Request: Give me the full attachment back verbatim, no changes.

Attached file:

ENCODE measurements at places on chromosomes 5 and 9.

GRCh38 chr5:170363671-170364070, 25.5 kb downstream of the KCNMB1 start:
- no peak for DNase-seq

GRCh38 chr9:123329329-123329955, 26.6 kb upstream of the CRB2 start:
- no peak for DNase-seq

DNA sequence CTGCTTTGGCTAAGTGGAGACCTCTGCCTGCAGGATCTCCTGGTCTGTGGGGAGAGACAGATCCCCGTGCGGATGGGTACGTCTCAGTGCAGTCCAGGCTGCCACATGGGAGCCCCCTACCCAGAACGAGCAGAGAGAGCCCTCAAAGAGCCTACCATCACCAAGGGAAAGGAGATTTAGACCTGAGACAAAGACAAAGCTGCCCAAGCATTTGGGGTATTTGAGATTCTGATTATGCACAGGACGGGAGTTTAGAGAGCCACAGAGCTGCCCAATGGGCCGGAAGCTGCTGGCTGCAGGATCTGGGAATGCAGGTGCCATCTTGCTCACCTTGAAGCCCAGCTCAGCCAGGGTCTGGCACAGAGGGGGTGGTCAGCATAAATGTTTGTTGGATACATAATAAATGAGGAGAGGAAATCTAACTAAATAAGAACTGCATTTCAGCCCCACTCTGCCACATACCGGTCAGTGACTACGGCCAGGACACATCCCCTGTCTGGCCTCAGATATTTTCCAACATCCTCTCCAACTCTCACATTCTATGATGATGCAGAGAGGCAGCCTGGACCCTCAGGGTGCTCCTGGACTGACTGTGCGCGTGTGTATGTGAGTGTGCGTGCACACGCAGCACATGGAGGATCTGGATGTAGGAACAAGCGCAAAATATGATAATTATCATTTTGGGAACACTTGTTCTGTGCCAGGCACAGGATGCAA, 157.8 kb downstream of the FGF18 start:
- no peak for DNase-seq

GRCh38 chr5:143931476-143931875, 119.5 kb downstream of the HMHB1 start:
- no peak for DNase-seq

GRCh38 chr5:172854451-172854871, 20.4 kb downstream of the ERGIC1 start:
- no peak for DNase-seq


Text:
ENCODE measurements at places on chromosomes 5 and 9.

GRCh38 chr5:170363671-170364070, 25.5 kb downstream of the KCNMB1 start:
- no peak for DNase-seq

GRCh38 chr9:123329329-123329955, 26.6 kb upstream of the CRB2 start:
- no peak for DNase-seq

DNA sequence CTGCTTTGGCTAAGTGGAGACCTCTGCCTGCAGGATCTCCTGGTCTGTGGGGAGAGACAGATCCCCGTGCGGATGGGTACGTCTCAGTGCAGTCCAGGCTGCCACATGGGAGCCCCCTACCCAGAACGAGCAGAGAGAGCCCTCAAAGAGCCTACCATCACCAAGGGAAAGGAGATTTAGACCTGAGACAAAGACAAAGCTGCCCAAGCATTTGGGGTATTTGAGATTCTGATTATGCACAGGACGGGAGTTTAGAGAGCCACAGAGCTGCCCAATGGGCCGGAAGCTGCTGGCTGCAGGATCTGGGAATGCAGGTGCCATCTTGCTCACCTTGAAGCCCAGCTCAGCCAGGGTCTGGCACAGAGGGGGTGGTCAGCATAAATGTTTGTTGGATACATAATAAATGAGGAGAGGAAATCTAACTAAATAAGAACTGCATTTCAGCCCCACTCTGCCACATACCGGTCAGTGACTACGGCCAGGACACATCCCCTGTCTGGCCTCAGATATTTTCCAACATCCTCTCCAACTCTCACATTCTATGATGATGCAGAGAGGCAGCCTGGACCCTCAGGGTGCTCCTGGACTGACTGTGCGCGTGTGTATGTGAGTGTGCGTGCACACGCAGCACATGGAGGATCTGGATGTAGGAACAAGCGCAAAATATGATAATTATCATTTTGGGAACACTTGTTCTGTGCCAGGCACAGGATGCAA, 157.8 kb downstream of the FGF18 start:
- no peak for DNase-seq

GRCh38 chr5:143931476-143931875, 119.5 kb downstream of the HMHB1 start:
- no peak for DNase-seq

GRCh38 chr5:172854451-172854871, 20.4 kb downstream of the ERGIC1 start:
- no peak for DNase-seq